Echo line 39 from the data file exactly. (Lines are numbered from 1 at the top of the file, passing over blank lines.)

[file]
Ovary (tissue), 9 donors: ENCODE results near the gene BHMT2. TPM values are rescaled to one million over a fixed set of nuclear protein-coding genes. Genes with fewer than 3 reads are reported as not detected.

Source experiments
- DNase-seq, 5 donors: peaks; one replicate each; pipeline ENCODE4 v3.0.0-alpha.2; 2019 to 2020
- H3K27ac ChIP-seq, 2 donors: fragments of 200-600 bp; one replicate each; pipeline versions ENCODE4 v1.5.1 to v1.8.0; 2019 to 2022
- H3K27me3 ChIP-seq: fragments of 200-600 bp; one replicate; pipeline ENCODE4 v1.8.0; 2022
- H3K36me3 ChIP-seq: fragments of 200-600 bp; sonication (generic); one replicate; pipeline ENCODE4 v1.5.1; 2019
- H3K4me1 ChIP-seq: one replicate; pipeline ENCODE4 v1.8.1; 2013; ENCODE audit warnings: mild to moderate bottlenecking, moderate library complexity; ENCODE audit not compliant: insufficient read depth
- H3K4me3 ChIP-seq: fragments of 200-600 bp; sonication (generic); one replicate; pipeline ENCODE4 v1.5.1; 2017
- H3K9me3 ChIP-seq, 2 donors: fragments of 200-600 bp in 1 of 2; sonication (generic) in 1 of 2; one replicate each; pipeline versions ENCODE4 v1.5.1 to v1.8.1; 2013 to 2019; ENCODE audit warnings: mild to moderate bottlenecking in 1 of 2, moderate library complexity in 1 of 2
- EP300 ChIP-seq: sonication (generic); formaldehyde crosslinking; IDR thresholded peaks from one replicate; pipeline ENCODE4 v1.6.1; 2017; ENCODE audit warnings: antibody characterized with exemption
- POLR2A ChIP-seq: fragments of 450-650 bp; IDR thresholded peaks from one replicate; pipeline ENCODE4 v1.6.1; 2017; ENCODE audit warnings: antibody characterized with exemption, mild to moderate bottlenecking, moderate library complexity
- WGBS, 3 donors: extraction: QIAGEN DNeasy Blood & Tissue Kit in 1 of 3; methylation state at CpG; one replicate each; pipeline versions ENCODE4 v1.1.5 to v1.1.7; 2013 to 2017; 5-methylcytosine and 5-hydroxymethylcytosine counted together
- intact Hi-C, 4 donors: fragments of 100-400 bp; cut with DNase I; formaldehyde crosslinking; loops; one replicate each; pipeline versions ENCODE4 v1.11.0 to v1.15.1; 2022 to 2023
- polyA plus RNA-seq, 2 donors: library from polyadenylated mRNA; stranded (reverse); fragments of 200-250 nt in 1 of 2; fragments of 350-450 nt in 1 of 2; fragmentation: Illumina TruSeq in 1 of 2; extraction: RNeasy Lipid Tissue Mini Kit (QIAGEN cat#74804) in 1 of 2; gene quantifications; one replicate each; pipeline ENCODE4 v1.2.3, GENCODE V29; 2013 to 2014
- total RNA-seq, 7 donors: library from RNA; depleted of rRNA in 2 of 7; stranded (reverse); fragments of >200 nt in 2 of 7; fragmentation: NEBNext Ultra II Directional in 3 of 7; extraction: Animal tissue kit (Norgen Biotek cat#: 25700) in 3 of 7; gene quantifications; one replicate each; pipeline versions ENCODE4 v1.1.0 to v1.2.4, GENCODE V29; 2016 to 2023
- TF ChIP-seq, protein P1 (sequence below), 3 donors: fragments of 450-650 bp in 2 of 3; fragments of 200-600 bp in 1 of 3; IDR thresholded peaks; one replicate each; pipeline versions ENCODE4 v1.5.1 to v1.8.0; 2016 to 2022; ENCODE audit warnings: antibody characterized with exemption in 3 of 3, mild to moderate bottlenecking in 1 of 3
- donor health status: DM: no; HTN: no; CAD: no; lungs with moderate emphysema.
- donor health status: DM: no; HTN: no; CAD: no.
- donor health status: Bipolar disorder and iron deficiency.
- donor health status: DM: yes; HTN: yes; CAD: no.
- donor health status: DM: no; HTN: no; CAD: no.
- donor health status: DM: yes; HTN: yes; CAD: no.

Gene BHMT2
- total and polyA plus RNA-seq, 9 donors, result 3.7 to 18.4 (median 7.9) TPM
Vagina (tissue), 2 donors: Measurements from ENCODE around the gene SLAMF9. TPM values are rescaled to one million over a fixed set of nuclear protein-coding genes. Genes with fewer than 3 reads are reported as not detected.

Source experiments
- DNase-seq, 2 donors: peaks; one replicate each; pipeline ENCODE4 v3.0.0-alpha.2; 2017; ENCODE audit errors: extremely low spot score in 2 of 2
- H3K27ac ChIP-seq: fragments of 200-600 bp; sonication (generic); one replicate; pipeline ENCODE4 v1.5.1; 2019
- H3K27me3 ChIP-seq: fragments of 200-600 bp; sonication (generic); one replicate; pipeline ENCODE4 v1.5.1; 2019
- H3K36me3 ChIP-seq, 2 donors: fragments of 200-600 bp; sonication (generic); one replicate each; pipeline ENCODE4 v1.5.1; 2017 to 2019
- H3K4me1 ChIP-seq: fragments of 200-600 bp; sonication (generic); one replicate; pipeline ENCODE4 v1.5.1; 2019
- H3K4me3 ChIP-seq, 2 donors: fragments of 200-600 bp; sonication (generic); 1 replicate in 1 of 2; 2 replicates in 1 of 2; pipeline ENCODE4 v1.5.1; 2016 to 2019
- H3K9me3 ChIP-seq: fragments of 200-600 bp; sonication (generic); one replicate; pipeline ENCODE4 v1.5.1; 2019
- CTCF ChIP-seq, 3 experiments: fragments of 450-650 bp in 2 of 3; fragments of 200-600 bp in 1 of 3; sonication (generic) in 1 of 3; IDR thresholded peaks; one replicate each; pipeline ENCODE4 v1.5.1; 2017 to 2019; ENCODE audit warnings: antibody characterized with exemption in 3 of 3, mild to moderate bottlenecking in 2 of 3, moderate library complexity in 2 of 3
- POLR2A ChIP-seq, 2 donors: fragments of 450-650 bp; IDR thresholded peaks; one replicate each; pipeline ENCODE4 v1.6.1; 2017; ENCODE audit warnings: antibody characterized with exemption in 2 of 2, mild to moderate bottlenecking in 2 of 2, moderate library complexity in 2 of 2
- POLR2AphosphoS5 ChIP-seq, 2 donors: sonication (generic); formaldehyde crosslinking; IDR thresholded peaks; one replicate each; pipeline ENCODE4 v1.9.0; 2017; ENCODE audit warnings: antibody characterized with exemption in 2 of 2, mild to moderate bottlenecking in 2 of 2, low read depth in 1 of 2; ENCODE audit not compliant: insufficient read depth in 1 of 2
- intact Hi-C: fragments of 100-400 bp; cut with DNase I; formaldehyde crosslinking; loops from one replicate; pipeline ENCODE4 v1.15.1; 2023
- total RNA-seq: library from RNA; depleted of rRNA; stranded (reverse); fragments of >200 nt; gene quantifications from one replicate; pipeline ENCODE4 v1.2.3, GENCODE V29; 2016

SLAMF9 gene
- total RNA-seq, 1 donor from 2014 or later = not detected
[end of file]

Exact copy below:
SLAMF9 gene